When Blacke raised this issue with his supervisors, he later testified, he was told to stop agitating the men. He was told to shut the hell up. When he didn't, he was put on a plane back to Houston.

Even prior to Blacke's pernicious muckraking, a U.S. Army Corps of Engineer safety officer, Michael Remington, had also talked sodium dichromate with KBR.

According to Remington's later deposition, a KBR health, safety and environment manager named Chuck Adams invited him to lunch back at the Crowne Plaza and asked that Remington not put too much information down in writing. Adams was happy to talk about any issues, but there just wasn't a need to document every little thing.

Sodium dichromate may have been a sensitive issue to KBR's safety officers because, by mid-July when the men really cranked up the complaints, the safety officers had known about its presence on site for more than a month.

A June 1 KBR "Project Trip Report" noted the use of sodium dichromate; three weeks later, safety officer Jake Duhon would note in a "Daily HSE Log" that he had had a discussion with employees of Iraq's South Oil Company, who confirmed that sodium dichromate was on site.

"Should be able to use this information for PPE [personal protective equipment] requirements..." Duhon wrote.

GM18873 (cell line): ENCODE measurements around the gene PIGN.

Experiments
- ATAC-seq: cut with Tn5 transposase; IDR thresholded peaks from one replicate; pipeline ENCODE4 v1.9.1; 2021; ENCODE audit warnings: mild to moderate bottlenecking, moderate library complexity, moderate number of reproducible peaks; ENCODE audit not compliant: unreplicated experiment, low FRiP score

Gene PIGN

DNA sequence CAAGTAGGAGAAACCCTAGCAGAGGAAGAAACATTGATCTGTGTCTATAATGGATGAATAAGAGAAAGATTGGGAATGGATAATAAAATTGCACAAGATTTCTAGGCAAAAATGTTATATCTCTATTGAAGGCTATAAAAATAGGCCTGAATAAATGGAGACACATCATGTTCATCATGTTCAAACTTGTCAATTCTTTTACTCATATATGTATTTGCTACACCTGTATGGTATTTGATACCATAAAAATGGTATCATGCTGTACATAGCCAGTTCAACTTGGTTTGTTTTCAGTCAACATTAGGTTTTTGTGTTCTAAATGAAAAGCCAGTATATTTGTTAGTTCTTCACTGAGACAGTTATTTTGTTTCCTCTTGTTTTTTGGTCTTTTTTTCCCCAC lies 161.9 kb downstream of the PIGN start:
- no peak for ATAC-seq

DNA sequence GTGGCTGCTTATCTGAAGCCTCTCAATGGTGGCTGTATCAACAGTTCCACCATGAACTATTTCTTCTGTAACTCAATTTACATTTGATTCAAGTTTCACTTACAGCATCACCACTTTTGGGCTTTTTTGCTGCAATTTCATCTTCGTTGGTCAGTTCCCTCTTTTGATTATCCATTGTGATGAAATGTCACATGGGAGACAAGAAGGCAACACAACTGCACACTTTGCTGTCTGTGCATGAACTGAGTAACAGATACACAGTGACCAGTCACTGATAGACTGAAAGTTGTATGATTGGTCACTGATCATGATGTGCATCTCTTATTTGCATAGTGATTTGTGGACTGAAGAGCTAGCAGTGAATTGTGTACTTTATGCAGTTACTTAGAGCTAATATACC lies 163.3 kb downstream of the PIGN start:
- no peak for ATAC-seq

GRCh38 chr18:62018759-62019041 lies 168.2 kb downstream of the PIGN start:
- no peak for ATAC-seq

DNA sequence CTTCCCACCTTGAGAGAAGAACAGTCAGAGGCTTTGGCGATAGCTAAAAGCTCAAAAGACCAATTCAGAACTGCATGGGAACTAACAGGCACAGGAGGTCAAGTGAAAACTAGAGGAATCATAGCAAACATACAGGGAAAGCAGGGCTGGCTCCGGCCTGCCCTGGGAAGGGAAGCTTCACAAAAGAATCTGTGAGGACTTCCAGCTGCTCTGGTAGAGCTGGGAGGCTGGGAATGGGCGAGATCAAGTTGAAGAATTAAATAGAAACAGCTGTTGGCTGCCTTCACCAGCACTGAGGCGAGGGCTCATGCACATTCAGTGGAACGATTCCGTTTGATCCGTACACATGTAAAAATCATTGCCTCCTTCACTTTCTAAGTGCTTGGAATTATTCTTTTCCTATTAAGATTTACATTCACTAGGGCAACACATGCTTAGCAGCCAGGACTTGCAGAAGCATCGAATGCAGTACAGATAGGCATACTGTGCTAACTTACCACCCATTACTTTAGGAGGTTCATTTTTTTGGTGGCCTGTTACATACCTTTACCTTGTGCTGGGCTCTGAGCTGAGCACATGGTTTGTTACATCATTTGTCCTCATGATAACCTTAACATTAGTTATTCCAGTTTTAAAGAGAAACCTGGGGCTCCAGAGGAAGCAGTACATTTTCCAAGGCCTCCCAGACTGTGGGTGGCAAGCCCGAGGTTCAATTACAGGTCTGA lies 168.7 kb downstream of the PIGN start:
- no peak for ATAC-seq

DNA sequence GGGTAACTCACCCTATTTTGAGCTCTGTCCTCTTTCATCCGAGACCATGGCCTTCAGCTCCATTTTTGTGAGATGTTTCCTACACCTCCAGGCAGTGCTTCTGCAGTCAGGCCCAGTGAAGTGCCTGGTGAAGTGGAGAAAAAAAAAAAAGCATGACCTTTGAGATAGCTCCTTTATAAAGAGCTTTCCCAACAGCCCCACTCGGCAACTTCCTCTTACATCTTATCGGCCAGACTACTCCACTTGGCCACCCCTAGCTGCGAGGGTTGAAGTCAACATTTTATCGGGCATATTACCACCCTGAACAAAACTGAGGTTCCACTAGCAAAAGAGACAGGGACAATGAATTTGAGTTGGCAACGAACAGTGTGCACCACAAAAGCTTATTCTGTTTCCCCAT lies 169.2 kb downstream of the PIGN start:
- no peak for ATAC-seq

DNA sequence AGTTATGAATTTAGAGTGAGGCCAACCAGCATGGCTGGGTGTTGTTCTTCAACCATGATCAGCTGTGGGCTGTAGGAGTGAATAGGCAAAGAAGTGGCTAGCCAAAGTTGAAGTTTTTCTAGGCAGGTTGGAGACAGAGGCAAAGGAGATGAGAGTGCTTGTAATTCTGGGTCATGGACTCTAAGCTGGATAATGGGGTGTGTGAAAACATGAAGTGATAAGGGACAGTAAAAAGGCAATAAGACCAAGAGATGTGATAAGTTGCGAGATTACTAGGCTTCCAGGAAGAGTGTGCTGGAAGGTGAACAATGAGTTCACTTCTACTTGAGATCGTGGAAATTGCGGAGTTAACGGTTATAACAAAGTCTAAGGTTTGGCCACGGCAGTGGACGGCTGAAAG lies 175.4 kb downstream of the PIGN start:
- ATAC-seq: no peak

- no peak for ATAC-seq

Three days after this epiphany about protective gear, according to a KBR e-mail, an environmental engineer explained that another engineer "has asked Houston about using chromate in water treatment. As we are not following any EPA regulation in Iraq facility and this water is used only for water injection, we should not change the chemicals used now in the facilities."

The soldiers never got protective equipment, but in late August, they noticed something new: All of a sudden, KBR employees were wearing Tyvek suits with respirators.

It threw the soldiers for a loop. Why, after months of working at Qarmat Ali, did the contractors suddenly need PPE?

Gentry explained in an affidavit five years later that he asked someone to take a photograph of him, in battle rattle, standing on the orange sand between two contractors in their Tyveks. The contractors had been reluctant.